The state of the art. If in the past Williams’ ownership was divided into two parts, 70% to founder Frank and 30% to Patrick Head, today it is definitely more fragmented. Sir Frank currently holds the majority stake, quantified at just over 50%, with Patrick Head at 10%; the remaining portion of the cake is divided between minor shareholders, with part of the company listed on the Frankfurt Stock Exchange. In December the majority of the shares of the subsidiary Williams Advanced Engineering was sold to the British group EMK Capital. Last April the company managed to refinance a previous £ 40 million loan granted by the HSBC bank in 2015, thanks to the intervention of Michael Latifi’s ‘Latrus Racing’. The financial difficulties reflect those on the track, with the tail light team in F1 in 2018 and 2019.
Today’s turning point. Williams Grand Prix Holding has officially launched all the procedures necessary to find new investors. All the hypotheses will be evaluated, from the search for new capital to the sale of a minority stake in the team or a majority stake or of the entire company. The hope is to find the right figures in 3-4 months. It is no coincidence that the decision came a few days after the formalization of the new sports and financial regulations of Formula 1. With the budget cap that will be introduced starting from 2021 and the aerodynamic regulations for the disabled, Williams can have the opportunity to attract new capital and climb the starting grid.
The break with RoKiT. In 2019, the Californian telephone and telecommunications company RoKiT replaced Martini as the team’s main sponsor, signing a three-year agreement, which then became five-year (until 2023) last August. Something in the reports, however, broke, as shown by the financial data that speak of an obligation of 10 million pounds never paid in 2019 by RoKiT, a figure destined to increase with the non-payment agreed in the first months of the current year. An unexpected hole, which prompted Williams to find a way to fix it.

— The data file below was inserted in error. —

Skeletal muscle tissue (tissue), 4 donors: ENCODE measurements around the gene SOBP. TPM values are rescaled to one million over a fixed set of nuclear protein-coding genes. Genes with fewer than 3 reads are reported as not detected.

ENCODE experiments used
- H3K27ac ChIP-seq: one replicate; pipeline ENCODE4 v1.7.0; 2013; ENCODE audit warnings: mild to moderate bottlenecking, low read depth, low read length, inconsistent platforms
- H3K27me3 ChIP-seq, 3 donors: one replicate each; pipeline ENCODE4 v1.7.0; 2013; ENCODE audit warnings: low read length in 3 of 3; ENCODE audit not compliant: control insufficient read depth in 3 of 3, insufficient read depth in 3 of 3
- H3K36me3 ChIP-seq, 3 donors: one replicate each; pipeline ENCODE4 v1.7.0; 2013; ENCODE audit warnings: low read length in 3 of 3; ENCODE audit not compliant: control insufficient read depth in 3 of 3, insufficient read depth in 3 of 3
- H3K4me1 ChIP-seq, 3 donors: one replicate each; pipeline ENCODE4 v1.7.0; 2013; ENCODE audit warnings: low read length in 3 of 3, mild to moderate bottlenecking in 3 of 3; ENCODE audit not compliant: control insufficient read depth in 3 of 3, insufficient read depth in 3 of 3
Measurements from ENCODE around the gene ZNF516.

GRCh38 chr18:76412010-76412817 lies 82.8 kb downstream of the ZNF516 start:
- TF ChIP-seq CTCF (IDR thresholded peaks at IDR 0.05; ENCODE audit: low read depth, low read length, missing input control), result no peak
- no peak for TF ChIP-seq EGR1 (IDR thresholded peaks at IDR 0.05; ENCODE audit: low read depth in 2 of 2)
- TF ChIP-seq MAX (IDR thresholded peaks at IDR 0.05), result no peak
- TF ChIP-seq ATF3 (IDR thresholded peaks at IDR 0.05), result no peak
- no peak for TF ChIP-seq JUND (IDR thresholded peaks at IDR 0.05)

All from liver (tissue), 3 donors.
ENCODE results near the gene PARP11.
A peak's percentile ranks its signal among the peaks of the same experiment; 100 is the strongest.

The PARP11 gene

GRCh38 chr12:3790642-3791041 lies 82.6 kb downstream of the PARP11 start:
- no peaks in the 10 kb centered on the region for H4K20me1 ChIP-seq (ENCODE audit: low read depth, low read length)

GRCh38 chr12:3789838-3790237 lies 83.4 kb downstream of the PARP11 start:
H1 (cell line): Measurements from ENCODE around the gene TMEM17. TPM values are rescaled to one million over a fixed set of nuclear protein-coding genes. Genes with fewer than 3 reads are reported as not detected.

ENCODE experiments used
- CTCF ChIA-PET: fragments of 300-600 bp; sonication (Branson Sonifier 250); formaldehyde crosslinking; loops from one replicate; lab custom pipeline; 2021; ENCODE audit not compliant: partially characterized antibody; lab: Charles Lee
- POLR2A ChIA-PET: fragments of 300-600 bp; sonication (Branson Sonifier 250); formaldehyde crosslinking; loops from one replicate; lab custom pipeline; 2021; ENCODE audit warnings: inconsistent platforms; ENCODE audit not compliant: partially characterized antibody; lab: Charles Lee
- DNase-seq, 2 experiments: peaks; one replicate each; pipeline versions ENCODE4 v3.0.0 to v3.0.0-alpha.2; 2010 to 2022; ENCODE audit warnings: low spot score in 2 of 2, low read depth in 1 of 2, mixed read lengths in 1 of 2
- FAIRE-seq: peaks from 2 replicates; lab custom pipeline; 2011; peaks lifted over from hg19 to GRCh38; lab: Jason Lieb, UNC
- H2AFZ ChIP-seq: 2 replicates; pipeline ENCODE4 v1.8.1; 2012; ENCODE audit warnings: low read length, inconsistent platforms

– Michael Latifi, successful Iranian-Canadian businessman who founded Sofina Foods Inc. in 2006 – a company operating in the food sector, in particular in the one dedicated to the processing of meat and other products that come from Italy – obtaining a wealth that has allowed him to become one of the main shareholders (10%) of the McLaren Group. But Latifi senior also has a solid relationship with Williams, who welcomed his son Nicholas in 2019 as a third driver and for 2020 as the official stable bearer. The link is also economic because – as mentioned earlier – last April he gave the Grove company a £ 50 million loan which requested the team’s historic car collection (valued at £ 20 million) and the land as collateral and the Grove buildings (£ 30 million) to refinance the debt with the HSBC bank, which in turn had the team’s assets as collateral and therefore also the team’s contract to race in Formula 1.
– Chanoch NissanyBudapest-based Israeli businessman known for starting hobby car racing at age 38. He was third Minardi driver at the Hungarian GP 2005 (at 42), closing the PL1 at 13 “from the then leader Wurz. He currently follows the career of his son Roy, who became Williams’ test driver last January, after experiences far from exciting in the minor categories.
– Dmitry Mazepin, businessman at the head of the Uralchem Integrated Chemicals Company, with assets estimated at 1.3 billion euros in 2015, according to Forbes. The Russian had already been approached Williams in April 2019 and is cyclically joined by several teams. He tried to acquire Force India before the arrival of the consortium of entrepreneurs led by Lawrence Stroll and was included among the candidates to take over Renault’s activity (hypothesis averted in the last hours of the French announcement of the desire to continue in F1) and included in the Wolff-Stroll market plot. German sources gave him in fact ready to take over the Racing Point / Aston Martin in case of transfer of senior Stroll to Mercedes. Williams could be a good opportunity for Mazepin, whose son Nikita, bishop of F2 class ’99, is well known in Grove, having already been a pilot of the simulator.